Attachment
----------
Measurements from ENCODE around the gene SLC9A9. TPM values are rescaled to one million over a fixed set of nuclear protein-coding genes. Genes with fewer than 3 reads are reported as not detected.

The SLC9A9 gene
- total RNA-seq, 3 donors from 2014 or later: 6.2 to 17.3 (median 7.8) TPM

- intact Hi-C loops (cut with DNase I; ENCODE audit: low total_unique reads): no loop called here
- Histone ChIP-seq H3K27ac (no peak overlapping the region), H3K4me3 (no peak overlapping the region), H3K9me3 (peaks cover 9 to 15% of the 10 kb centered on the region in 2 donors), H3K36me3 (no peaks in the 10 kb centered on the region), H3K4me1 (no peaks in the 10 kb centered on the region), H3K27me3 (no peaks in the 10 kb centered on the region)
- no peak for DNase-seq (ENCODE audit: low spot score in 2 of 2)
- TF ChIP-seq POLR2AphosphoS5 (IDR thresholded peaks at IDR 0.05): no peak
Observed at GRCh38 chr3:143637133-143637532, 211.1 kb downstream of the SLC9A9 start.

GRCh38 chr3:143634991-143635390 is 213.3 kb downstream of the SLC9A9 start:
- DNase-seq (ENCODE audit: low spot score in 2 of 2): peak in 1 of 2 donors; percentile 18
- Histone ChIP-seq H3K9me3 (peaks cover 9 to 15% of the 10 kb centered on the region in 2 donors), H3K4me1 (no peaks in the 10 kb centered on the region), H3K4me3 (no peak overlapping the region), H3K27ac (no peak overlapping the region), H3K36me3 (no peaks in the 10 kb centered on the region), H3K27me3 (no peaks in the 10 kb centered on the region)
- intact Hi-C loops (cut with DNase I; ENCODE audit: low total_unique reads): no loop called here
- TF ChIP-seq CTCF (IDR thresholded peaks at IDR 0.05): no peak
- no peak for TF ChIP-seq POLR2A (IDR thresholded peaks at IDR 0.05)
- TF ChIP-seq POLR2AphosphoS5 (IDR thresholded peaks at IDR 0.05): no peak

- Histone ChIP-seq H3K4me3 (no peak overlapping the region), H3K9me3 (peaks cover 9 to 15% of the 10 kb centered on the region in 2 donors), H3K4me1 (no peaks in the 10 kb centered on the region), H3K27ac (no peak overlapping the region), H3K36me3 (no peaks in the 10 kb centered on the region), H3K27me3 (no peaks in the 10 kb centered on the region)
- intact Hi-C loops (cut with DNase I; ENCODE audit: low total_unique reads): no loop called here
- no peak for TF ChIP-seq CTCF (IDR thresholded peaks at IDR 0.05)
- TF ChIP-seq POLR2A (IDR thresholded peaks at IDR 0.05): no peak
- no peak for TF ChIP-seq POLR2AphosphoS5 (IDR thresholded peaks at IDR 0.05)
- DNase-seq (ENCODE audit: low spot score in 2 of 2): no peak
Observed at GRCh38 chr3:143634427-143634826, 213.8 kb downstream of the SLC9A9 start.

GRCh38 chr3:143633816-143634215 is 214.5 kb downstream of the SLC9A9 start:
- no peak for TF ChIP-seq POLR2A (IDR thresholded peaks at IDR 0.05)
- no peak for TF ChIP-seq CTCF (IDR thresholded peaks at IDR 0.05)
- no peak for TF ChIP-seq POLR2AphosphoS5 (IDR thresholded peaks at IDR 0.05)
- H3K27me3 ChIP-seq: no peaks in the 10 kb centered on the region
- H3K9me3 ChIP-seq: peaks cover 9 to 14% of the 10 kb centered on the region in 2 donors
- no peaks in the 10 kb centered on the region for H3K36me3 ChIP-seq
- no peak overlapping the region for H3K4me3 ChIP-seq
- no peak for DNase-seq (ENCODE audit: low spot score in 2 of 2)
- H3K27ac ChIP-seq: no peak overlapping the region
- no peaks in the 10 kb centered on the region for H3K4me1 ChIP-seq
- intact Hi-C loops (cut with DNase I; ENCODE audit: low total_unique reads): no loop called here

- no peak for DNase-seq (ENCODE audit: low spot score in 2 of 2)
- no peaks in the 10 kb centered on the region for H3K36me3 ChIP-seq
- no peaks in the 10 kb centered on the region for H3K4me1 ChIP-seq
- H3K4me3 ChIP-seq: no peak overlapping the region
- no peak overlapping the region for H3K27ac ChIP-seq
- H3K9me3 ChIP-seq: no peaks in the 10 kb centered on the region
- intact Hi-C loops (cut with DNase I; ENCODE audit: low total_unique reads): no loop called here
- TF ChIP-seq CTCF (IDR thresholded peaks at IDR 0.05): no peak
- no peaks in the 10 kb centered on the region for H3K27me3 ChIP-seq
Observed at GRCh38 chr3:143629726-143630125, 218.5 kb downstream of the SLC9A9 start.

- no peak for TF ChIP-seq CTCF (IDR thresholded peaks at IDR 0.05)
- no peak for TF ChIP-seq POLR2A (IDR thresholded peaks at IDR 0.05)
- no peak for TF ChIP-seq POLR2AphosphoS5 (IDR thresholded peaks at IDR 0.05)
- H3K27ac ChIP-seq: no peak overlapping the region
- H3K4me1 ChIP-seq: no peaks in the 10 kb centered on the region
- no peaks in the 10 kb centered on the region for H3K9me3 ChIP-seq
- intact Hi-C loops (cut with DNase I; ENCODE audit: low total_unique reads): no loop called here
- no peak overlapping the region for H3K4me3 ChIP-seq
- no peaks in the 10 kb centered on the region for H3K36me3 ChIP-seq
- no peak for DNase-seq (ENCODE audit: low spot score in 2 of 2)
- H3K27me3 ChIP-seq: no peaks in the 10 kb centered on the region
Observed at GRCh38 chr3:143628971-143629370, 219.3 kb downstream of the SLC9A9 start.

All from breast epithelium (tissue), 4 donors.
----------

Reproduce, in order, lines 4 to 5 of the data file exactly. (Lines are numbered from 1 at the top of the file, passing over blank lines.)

- intact Hi-C loops (cut with DNase I; ENCODE audit: low total_unique reads): no loop called here
- Histone ChIP-seq H3K27ac (no peak overlapping the region), H3K4me3 (no peak overlapping the region), H3K9me3 (peaks cover 9 to 15% of the 10 kb centered on the region in 2 donors), H3K36me3 (no peaks in the 10 kb centered on the region), H3K4me1 (no peaks in the 10 kb centered on the region), H3K27me3 (no peaks in the 10 kb centered on the region)